Aiding Violence: The Development Enterprise in Rwanda

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Kumarian Press, 1998 - Business & Economics - 275 pages
2 Reviews
* Winner of the African Studies Associationís 1999 Herskovits Award
* A boldly critical look at structural violence relating to the 1994 Rwanda genocide

Aiding Violence expresses outrage at the contradiction of massive genocide in a country considered by Western aid agencies to be a model of development. Focusing on the 1990s dynamics of militarization and polarization that resulted in genocide, Uvin reveals how aid enterprises reacted, or failed to react, to those dynamics. By outlining the profound structural basis on which the genocidal edifice was built, the book exposes practices of inequality, exclusion, and humiliation throughout Rwanda.

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Review: Aiding Violence: The Development Enterprise In Rwanda

User Review  - Kate - Goodreads

A must for any development or human rights student. Read full review

Review: Aiding Violence: The Development Enterprise In Rwanda

User Review  - Elizabeth - Goodreads

This is a disturbing look at the ways in which international aid contributed to the Rwandan genocide. People intereseted in "development" work will want to read this. Read full review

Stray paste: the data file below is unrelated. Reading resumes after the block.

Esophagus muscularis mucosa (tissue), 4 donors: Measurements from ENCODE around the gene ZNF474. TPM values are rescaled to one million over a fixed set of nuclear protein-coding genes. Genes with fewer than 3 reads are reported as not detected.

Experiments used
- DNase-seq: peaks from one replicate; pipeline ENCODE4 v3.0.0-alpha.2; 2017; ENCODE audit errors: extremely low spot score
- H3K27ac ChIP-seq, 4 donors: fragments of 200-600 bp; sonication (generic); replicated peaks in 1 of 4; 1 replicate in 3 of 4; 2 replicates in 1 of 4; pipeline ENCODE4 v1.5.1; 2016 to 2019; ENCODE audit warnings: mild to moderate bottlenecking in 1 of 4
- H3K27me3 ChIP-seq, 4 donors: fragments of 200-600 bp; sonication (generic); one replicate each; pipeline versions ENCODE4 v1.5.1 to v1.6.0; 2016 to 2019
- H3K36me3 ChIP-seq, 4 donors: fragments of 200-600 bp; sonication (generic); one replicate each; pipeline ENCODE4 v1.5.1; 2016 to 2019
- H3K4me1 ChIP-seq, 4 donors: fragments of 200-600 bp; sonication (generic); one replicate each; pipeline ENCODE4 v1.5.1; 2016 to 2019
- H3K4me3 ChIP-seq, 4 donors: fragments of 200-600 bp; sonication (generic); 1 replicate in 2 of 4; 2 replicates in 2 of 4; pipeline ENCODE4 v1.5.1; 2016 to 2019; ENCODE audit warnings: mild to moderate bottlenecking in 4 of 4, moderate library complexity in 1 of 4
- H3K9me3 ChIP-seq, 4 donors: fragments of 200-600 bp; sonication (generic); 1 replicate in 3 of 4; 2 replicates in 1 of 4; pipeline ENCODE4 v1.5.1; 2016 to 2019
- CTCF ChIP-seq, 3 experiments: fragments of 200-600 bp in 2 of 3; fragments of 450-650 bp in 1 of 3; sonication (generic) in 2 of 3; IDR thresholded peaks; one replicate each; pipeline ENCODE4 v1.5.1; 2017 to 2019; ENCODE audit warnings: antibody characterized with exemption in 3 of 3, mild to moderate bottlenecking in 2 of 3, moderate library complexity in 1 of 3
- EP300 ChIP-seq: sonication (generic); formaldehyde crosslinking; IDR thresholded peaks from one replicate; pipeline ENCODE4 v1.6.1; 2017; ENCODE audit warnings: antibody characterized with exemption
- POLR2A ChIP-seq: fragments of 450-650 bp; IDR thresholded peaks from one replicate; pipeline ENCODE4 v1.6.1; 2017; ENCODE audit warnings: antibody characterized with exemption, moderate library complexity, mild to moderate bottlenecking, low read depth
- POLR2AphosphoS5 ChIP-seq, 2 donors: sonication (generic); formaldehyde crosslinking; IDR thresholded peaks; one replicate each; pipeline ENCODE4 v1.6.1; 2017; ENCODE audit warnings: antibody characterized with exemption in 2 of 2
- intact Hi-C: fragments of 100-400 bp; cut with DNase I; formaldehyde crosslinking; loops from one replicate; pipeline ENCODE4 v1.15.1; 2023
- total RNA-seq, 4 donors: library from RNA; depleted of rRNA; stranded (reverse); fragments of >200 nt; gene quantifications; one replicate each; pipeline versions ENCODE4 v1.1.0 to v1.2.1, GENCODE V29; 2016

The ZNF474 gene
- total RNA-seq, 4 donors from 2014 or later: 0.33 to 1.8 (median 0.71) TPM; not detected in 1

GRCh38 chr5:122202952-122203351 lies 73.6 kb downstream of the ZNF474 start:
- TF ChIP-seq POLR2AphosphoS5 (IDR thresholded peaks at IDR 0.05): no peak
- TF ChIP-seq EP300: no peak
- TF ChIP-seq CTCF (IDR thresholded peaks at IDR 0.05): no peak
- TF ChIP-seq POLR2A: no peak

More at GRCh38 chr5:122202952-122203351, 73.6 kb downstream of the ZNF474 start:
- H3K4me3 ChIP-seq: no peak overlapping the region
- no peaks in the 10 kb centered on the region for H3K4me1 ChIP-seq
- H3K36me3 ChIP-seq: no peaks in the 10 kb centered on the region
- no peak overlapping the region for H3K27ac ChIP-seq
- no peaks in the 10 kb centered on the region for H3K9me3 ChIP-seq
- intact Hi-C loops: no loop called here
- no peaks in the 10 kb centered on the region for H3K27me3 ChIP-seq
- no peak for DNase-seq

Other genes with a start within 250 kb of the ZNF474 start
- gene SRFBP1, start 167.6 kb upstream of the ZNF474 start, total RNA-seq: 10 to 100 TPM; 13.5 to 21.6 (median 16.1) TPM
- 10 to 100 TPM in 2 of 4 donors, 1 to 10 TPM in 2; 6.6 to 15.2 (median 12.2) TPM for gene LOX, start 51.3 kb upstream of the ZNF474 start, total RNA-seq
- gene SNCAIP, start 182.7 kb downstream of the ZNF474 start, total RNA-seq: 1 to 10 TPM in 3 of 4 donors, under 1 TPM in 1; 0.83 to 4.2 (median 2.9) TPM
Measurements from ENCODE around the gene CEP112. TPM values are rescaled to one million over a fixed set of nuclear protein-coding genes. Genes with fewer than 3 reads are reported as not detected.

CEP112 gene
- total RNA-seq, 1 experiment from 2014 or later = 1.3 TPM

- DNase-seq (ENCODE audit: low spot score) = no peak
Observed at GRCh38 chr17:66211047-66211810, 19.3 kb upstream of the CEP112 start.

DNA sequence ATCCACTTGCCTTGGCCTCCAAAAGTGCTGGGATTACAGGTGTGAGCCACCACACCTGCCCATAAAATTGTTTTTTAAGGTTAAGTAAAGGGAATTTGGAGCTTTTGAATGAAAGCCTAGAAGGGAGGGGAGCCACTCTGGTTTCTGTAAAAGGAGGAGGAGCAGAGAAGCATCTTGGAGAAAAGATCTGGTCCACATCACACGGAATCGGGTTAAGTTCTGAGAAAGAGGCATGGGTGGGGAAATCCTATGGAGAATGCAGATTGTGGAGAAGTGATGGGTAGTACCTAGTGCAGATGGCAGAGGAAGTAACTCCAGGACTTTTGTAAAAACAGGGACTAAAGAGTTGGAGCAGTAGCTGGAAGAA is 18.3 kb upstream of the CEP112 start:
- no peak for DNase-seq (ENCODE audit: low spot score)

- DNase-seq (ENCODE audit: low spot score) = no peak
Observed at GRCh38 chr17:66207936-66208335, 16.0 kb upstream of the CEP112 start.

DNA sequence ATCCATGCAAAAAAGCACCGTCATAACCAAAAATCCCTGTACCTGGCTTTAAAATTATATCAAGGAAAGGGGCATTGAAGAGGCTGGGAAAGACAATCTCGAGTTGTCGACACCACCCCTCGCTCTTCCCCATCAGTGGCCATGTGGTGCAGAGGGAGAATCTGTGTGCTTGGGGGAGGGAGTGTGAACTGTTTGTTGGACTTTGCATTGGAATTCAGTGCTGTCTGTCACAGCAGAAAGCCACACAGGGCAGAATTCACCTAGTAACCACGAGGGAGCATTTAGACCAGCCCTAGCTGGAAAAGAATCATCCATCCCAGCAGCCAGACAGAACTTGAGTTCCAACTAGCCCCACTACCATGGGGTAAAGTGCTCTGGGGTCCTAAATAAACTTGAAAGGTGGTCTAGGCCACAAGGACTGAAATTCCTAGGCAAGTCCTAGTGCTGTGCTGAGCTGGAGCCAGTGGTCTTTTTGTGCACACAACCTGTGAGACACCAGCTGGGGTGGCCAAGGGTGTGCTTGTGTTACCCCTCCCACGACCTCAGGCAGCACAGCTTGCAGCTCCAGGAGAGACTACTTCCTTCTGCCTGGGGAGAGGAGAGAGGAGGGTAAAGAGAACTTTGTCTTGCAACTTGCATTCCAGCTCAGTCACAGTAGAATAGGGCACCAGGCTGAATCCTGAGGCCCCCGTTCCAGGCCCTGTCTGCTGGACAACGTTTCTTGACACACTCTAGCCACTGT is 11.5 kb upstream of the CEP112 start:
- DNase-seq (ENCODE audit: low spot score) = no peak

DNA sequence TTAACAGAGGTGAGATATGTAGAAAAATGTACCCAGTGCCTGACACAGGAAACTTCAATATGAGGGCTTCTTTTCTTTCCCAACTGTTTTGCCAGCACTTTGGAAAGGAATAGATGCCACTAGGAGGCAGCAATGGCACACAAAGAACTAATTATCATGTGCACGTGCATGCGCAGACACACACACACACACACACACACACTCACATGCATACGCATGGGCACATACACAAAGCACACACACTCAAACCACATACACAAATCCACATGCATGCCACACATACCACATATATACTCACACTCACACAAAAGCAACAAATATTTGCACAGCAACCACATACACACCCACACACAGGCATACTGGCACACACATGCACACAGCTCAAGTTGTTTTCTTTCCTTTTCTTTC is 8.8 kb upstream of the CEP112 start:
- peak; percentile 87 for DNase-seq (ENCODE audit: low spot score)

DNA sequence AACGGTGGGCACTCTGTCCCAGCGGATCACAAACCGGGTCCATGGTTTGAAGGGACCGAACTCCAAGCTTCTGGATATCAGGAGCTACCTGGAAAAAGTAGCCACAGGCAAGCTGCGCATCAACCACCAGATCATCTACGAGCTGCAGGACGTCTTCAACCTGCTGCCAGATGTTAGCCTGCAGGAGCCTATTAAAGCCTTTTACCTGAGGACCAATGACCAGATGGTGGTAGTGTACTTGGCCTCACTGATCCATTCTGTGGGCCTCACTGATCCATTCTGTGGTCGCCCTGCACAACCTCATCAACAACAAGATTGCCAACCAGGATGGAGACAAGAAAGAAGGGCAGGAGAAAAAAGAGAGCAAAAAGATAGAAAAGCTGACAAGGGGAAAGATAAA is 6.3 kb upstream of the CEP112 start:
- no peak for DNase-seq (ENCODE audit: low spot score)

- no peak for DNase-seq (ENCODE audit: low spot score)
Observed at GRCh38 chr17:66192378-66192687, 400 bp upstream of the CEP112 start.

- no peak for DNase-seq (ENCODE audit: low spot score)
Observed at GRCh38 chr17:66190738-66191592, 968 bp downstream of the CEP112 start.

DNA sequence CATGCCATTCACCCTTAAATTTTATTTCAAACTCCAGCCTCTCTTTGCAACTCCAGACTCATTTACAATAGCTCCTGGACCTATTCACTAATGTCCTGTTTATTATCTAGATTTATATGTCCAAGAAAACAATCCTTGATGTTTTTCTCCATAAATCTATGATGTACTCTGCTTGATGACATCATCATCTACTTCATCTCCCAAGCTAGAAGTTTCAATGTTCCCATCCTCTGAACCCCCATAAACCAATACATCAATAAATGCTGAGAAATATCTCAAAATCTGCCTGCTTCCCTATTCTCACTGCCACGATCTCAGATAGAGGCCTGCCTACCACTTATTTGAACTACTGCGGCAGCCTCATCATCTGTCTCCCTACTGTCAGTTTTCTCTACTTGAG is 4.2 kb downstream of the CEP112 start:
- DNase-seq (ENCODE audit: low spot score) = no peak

About the author (1998)

Peter Uvin is the Henry J. Leir Professor of International Humanitarian Studies at the Fletcher School, Tufts University. He received his doctorate in international relations from the Institut Universitaire de Hautes Etudes Internationales, University of Geneva. He has been a Research Associate Professor at the Watson Institute of International Affairs, Brown University, and has taught at New Hampshire College and the Graduate School of Development Studies, Geneva. For the last 20 years, he has worked periodically in Africa as a development practitioner and consultant, recently collaborating with UNDP, the OECD, and Belgian, Dutch, Danish, and British bilateral agencies. His book, Aiding Violence: The Development Enterprise in Rwanda, won the 1999 African Studies Association Herskovits Award for the most outstanding book on Africa.

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